Many knew of N.S. killer's replica RCMP patrol car but didn't report to police

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HALIFAX — A public inquiry heard Monday that many people knew about a replica patrol car owned by the gunman in Nova Scotia's mass shooting, but they didn't tell police about his suspicious activities.

The killer meticulously recreated a fully marked RCMP Ford Taurus — complete with a black push bar and Mountie decals — before driving it during the April 18-19, 2020, rampage that resulted in 22 murders over 13 hours.

Commission lawyer Amanda Byrd presented a summary Monday of how the killer acquired four decommissioned Ford Taurus police vehicles in 2019 from the federal government's online auction site, known as GCSurplus.

She also told the inquiry that there's no indication anyone who saw the fully marked car or photographs of it before the rampage reported it to the police.

"Many civilian witnesses told the RCMP in their statements after the events that they either had seen or had knowledge of this replica .... The commission doesn't currently have evidence to suggest that any of these witness reported the vehicle to police," Byrd said.

The inquiry's summary about the killer's police gear says that people aware of the marked car included the killer's wife and some of her relatives, friends, neighbours, a lawyer, clients at the killer's denturist clinic and contractors who worked on his Portapique, N.S., properties.

It also says a number of the witnesses were told by the gunman it was legal to have such a vehicle, and he assured them he had checked with authorities and was planning to use it in parades, rent it to movie productions or transform it into a memorial for fallen RCMP members.

The Criminal Code says it's against the law to falsely represent oneself to be a police officer or to use police gear to impersonate a police officer, but is silent on the issue of whether someone can simply own a marked vehicle for a personal display.

Max Liberatore, a manager at the GCSurplus warehouse in Dartmouth, N.S., testified Monday that the killer frequently visited the warehouse to purchase the police cars.

He also told the inquiry that he recalled the gunman showing him photos of the decommissioned replica RCMP cruiser. "We were just talking outside (the warehouse). We asked him one time ... why do you like buying these cars?" he said during his testimony.

Liberatore said during cross-examination by Tara Miller — a lawyer representing victims' family members — that the killer told him he intended to use the replica cruiser for parades, and as a result he didn’t report the matter to the RCMP. Miller asked whether Liberatore was ever given any training on how to recognize and report suspicious behaviour, and he replied he had not.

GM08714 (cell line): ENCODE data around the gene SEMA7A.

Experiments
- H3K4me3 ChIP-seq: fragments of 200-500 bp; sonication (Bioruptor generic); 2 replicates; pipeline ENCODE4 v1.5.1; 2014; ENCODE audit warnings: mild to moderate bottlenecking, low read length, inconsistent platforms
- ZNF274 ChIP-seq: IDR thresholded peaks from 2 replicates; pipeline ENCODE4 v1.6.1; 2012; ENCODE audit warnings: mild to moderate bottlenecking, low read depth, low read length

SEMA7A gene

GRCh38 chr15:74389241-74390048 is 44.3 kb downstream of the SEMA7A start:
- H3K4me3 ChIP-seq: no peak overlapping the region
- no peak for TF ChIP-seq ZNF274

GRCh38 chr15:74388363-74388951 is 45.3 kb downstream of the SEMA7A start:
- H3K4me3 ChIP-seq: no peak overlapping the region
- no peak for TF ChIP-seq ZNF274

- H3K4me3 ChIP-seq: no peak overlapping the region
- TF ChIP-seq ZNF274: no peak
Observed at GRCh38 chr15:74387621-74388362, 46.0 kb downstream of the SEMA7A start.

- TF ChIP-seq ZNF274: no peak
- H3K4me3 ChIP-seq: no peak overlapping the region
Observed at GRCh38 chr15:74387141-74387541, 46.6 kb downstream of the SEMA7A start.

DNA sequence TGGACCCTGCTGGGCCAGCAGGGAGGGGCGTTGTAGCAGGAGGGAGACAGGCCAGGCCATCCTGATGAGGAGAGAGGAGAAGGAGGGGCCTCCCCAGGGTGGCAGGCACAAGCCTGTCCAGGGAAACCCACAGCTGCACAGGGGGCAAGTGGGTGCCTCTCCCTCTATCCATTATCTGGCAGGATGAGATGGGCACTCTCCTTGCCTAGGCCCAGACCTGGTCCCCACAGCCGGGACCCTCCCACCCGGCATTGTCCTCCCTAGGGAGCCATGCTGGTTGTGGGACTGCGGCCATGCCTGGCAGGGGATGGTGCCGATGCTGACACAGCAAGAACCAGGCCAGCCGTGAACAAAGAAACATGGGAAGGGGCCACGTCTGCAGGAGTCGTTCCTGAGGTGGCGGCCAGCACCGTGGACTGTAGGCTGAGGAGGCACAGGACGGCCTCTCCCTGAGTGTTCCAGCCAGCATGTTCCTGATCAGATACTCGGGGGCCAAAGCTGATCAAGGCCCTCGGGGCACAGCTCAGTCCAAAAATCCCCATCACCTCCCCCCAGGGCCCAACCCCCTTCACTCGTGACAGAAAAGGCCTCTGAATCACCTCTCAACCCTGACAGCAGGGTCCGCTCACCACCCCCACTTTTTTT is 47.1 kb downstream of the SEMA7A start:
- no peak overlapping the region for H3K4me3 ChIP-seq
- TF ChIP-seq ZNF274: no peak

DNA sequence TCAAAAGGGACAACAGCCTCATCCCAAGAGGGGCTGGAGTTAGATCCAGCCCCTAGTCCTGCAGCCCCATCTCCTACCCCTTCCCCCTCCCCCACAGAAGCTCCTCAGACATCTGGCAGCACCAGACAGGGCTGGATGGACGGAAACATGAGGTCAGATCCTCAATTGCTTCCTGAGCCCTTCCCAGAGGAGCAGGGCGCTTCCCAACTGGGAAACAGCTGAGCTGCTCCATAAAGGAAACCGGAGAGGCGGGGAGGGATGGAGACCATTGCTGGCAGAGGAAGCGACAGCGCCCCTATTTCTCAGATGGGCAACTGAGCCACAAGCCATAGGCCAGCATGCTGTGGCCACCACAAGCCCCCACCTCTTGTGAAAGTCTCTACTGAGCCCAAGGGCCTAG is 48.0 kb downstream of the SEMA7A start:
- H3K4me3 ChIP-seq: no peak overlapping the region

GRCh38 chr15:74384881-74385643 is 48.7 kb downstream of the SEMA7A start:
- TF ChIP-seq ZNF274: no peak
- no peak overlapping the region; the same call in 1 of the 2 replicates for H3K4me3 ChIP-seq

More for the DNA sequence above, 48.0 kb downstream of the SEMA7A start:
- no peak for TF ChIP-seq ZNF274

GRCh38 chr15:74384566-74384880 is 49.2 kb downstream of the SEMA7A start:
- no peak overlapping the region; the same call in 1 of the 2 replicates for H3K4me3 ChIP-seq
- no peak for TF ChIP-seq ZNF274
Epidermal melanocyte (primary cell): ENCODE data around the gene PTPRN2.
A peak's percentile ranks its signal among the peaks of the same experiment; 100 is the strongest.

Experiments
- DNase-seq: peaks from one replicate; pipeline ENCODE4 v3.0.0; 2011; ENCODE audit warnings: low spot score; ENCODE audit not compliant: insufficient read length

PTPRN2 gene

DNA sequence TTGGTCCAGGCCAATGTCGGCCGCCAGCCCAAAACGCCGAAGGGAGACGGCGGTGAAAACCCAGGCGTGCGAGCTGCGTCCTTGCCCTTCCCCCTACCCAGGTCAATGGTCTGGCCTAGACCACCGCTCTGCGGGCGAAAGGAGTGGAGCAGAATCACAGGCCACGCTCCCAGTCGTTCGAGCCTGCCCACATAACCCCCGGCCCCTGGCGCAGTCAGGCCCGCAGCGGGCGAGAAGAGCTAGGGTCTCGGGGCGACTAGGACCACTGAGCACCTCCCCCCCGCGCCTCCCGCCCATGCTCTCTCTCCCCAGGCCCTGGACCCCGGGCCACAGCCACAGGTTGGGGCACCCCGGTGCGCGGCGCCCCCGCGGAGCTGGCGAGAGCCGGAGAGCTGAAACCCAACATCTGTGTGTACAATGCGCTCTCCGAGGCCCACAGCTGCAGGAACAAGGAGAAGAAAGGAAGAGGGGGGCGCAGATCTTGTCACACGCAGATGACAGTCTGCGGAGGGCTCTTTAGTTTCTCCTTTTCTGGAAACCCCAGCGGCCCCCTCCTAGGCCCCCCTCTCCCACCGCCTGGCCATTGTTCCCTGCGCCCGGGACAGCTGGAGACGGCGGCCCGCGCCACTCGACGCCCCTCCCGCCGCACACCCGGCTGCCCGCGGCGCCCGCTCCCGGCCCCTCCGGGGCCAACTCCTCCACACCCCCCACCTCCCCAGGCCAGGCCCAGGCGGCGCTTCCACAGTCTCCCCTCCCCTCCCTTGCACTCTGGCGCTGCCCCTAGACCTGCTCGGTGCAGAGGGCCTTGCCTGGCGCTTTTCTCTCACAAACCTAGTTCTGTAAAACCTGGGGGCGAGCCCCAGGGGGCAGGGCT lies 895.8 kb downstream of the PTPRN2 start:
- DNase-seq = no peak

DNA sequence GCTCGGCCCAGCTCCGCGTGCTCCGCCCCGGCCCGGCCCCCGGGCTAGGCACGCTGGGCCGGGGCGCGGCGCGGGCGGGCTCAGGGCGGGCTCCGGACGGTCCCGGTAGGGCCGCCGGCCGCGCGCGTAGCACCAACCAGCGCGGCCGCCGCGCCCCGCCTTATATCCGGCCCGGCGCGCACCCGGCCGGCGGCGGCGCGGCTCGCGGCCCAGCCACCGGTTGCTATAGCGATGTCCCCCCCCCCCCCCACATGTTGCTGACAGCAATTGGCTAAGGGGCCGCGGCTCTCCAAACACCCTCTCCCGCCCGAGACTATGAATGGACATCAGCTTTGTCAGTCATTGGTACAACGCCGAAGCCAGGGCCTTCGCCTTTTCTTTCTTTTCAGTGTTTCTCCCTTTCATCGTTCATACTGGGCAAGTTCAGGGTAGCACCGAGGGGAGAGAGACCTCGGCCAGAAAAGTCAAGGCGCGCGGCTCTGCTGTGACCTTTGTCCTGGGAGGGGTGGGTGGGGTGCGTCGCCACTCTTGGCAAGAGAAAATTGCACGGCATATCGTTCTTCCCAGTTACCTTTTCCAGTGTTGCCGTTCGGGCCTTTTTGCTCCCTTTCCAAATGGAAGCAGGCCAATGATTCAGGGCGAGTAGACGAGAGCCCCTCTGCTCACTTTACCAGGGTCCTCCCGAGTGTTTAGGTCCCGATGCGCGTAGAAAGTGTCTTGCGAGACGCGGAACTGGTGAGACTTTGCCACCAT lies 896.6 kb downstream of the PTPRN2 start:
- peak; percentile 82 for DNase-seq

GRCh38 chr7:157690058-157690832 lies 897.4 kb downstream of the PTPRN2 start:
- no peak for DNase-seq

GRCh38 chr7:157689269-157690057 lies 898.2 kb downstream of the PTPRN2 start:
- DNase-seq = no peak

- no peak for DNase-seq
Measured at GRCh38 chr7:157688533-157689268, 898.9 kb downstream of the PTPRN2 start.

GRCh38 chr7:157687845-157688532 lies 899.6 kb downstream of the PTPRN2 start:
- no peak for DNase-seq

Documents released Monday by the commission also said the killer arrived at a Mercedes dealership with his spouse before the mass shooting in a fully marked police vehicle. The service manager at the dealership told an inquiry investigator he'd asked the killer "how he could drive around like that, and the perpetrator responded that it was 'just a hobby' and it was 'known' that he was doing so." The witness did not report the incident to police.

Several family members of Lisa Banfield said they'd questioned Gabriel Wortman about the replica vehicle.

Charles Banfield, Lisa Banfield’s brother, told the RCMP on April 19, 2020, he'd asked the killer what he was doing with a replica car. James Banfield, another of Banfield’s brothers, said the killer told him he planned to put a heart on the vehicle and make it a memorial for fallen officers.

In his statement to the RCMP on April 28, 2020, Robert MacAskill, a friend of one of the killer's victims, Aaron Tuck, said he and Tuck discussed the decommissioned replica RCMP cruiser and he talked to Tuck about calling Crime Stoppers to report it. The commission's summary says, "Mr. Tuck said he could not report it as the perpetrator had threatened him."

There were also sightings of the vehicle being driven around Portapique, the inquiry's summary says.

It notes that a friend of Lisa McCully's told the RCMP "she saw the perpetrator drive onto his Portapique property in the fully marked decommissioned replica RCMP cruiser." McCully was one of the victims in Portapique.

At the time of the mass shooting, it wasn't explicitly illegal under provincial law to have a replica police vehicle for display.

New legislation in Nova Scotia, coming into effect in May, will make it illegal for unauthorized people to possess police vehicles and gear.

However, Robert Pineo, a lawyer who represents 14 of the 22 victims' families, said in an interview Monday that he believes changes to the Criminal Code and to provincial legislation across Canada are needed to prohibit possession of marked police cars by the general public.

This report by The Canadian Press was first published April 25, 2022.

Michael Tutton, The Canadian Press

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